Chapter
Book synopsis: This book brings together a body of new research which looks both backwards and forwards to consider how far the London 2012 Olympic legacy has been delivered and how far it has been a hollow promise. Cohen and Watt consider the lessons that can be learnt from the London experience and aptly apply them other host cities, specifically...
Chapter
Book synopsis: This book brings together a body of new research which looks both backwards and forwards to consider how far the London 2012 Olympic legacy has been delivered and how far it has been a hollow promise. Cohen and Watt consider the lessons that can be learnt from the London experience and aptly apply them other host cities, specifically...
Book
This book brings together a body of new research which looks both backwards and forwards to consider how far the London 2012 Olympic legacy has been delivered and how far it has been a hollow promise. Cohen and Watt consider the lessons that can be learnt from the London experience and aptly apply them other host cities, specifically Rio 2016 and T...
Book
This book offers a cross-national perspective on contemporary urban renewal in relation to social rental housing. Social housing estates – as developed either by governments (public housing) or not-for-profit agencies – became a prominent feature of the 20th century urban landscape in Northern European cities, but also in North America and Australi...
Chapter
Book synopsis: This book offers a cross-national perspective on contemporary urban renewal in relation to social rental housing. Social housing estates – as developed either by governments (public housing) or not-for-profit agencies – became a prominent feature of the 20th century urban landscape in Northern European cities, but also in North Ameri...
Chapter
Watt and Bernstock examine the post–2012 Olympic Games’ housing legacy in the six East London Host Boroughs. Using quantitative, documentary and ethnographic data, this chapter builds upon previous research the authors have conducted in the period leading up to the Games. It examines a range of issues such as rents and house prices, provision of ne...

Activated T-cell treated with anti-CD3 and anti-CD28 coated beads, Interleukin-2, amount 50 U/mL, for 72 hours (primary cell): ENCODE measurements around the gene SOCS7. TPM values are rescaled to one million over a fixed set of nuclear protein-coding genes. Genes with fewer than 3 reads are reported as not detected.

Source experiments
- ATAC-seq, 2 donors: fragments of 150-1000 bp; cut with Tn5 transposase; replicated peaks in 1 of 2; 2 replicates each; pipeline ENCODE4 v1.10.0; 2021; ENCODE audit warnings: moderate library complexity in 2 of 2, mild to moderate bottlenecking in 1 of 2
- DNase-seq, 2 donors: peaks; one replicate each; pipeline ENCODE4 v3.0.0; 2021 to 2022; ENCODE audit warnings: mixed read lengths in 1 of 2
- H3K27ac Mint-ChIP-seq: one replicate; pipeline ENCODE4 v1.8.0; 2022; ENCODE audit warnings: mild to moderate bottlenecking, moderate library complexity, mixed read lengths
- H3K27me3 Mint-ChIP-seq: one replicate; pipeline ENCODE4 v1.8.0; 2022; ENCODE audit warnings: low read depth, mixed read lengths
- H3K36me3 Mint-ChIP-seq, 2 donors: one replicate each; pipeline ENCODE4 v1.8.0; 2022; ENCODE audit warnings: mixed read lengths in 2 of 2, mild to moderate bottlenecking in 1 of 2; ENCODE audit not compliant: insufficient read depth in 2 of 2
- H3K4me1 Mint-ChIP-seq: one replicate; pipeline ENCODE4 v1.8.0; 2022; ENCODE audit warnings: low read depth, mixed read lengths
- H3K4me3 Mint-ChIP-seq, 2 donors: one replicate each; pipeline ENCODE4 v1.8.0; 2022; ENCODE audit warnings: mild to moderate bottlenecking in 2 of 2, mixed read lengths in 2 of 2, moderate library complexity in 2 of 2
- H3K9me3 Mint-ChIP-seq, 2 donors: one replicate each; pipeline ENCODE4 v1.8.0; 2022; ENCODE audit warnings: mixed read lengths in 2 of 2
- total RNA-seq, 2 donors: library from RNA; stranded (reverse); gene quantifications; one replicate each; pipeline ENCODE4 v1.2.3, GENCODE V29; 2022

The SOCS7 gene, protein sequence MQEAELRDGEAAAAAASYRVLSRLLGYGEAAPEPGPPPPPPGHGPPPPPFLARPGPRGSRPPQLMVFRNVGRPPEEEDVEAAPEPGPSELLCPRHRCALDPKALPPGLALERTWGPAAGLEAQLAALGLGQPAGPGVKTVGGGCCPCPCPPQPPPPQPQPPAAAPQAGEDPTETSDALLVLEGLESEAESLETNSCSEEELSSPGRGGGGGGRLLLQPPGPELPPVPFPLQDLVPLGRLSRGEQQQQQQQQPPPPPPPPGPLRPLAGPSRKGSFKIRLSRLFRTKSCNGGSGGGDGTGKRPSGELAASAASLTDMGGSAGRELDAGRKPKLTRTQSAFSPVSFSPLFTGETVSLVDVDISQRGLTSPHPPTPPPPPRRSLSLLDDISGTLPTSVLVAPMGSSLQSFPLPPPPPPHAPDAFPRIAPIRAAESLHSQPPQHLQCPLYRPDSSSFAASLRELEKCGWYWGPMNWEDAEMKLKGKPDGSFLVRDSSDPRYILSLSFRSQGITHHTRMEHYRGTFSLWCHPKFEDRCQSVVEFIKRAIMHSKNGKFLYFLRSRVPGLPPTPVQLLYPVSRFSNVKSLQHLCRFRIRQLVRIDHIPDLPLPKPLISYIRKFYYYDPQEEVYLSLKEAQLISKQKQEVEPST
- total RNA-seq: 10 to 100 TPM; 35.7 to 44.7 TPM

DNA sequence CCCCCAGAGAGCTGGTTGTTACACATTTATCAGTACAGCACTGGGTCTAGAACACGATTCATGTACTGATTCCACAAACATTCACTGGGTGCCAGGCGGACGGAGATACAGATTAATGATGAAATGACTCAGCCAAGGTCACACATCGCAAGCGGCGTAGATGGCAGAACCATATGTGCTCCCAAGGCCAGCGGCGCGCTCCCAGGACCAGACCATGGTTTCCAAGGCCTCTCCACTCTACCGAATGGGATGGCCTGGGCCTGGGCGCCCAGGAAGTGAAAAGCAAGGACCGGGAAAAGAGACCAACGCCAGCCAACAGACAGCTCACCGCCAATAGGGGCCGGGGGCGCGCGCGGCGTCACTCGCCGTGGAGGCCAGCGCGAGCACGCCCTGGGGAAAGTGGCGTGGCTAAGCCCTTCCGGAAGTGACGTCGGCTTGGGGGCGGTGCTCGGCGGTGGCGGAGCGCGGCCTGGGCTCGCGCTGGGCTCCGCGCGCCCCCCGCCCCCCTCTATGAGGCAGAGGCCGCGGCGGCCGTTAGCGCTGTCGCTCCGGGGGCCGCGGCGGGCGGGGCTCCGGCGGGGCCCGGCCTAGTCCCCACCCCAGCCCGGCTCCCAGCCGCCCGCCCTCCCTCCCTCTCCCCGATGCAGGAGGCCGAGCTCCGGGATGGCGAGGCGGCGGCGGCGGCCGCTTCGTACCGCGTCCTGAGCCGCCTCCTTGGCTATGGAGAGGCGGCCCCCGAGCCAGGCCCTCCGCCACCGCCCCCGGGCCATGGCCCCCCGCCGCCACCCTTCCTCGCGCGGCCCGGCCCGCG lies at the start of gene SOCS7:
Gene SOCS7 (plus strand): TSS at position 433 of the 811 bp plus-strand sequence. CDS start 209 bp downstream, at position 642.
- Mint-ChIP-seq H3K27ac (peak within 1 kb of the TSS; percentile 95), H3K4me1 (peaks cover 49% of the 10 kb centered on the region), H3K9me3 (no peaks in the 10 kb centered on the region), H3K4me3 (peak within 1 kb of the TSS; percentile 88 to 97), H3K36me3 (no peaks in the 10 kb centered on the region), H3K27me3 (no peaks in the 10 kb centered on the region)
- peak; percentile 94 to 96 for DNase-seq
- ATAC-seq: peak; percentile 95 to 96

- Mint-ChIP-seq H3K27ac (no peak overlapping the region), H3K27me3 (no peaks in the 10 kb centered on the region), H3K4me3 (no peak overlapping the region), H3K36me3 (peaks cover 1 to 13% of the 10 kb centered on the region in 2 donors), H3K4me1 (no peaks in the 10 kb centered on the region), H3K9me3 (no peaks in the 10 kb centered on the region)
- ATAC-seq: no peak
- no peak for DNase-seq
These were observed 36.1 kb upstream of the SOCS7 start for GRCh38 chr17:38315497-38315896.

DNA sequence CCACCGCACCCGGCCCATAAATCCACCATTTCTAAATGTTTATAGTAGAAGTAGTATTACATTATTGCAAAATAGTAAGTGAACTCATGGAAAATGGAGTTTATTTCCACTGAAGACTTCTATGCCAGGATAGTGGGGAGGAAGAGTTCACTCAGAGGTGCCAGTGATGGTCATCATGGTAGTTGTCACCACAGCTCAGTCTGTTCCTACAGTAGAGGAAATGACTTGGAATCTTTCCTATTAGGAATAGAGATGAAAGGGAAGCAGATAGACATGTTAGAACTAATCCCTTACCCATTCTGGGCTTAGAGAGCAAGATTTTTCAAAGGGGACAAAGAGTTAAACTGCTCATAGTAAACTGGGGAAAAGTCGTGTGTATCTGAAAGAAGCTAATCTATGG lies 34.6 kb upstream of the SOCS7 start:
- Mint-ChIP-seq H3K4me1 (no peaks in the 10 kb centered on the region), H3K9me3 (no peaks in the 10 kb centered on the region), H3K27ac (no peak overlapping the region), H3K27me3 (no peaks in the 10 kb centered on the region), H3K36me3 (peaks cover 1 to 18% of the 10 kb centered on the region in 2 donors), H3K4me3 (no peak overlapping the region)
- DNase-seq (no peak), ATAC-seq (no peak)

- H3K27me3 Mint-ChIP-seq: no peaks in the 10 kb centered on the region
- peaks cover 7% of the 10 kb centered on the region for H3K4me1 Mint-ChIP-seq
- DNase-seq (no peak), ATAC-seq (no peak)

Chapter
Book synopsis: This book offers a cross-national perspective on contemporary urban renewal in relation to social rental housing. Social housing estates – as developed either by governments (public housing) or not-for-profit agencies – became a prominent feature of the 20th century urban landscape in Northern European cities, but also in North Ameri...
Article
This paper builds upon Colin McFarlane's 2011 call in City for an ‘assemblage urbanism’ to supplement critical urbanism. It does so by mapping the spatio-political contours of London's 21st-century housing crisis through the geophilosophical framework of Deleuze and Guattari's A Thousand Plateaus ([1980] 2013, London: Bloomsbury] and Hardt and Negr...
Chapter
Essex, a county to the east of London, has long been a place of destination for Londoners, especially East Enders (‘Cockneys’), either as a site for day trips and holidays or for more permanent relocations. In this paper, we explore the mutating Essex ‘ethnoscape’ (Appadurai, 1996) with reference to those residential, work, leisure and family-relat...
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Book synopsis: Contemporary city and suburban dwellers are constantly on the move. Does this mean they lack a sense of belonging to their neighbourhoods, or does enhanced mobility co-exist with feelings of community and belonging? This collection examines these questions through a unique series of neighbourhood-based global case studies.
Chapter
Book synopsis: Contemporary city and suburban dwellers are constantly on the move. Does this mean they lack a sense of belonging to their neighbourhoods, or does enhanced mobility co-exist with feelings of community and belonging? This collection examines these questions through a unique series of neighbourhood-based global case studies.
Article
Full-text available
In contrast to Olympic organizers' claims about the London 2012 Games as a celebration for all, we recount the experiences of low-income and marginally housed young people as experiencing exclusion from the benefits of the Games being held in their neighbourhood. Drawing on qualitative methods with young people living in the ethnically diverse and...
Chapter
This essay provides an overview of the topic of gentrification with an emphasis on displacement. According to the urban geographer Tom Slater (2009: 294), gentrification means “the transformation of a working-class or vacant area of a city into middle-class residential and/or commercial use.” Incoming high-income groups therefore colonize (gentrify...
Article
This paper introduces the themed section of Critical Social Policy on social housing, privatization and neoliberalism. In tracing the key elements in the development of privatization and residualization since 1979, it argues that these can only be fully understood as part of a wider neoliberalizing agenda, an agenda that is driven by a particular c...
Data
Full-text available
This paper examines the impact of the 2012 London Summer Olympics on low-income and marginally housed young people living in the London borough of Newham – one of six east London ‘Olympic boroughs’. Drawing on photo-journals created by the youth the summer before the Olympic Games were scheduled to begin (July 2011), the research makes use of photo...
Article
This article examines the employment histories and future prospects of immigrants employed in main-grade and supervisory positions at a unionized hotel in Toronto. Using interview and observational data, the article examines the employment careers and experiences of the hotel's multiethnic workforce, who were disproportionately located in back-of-h...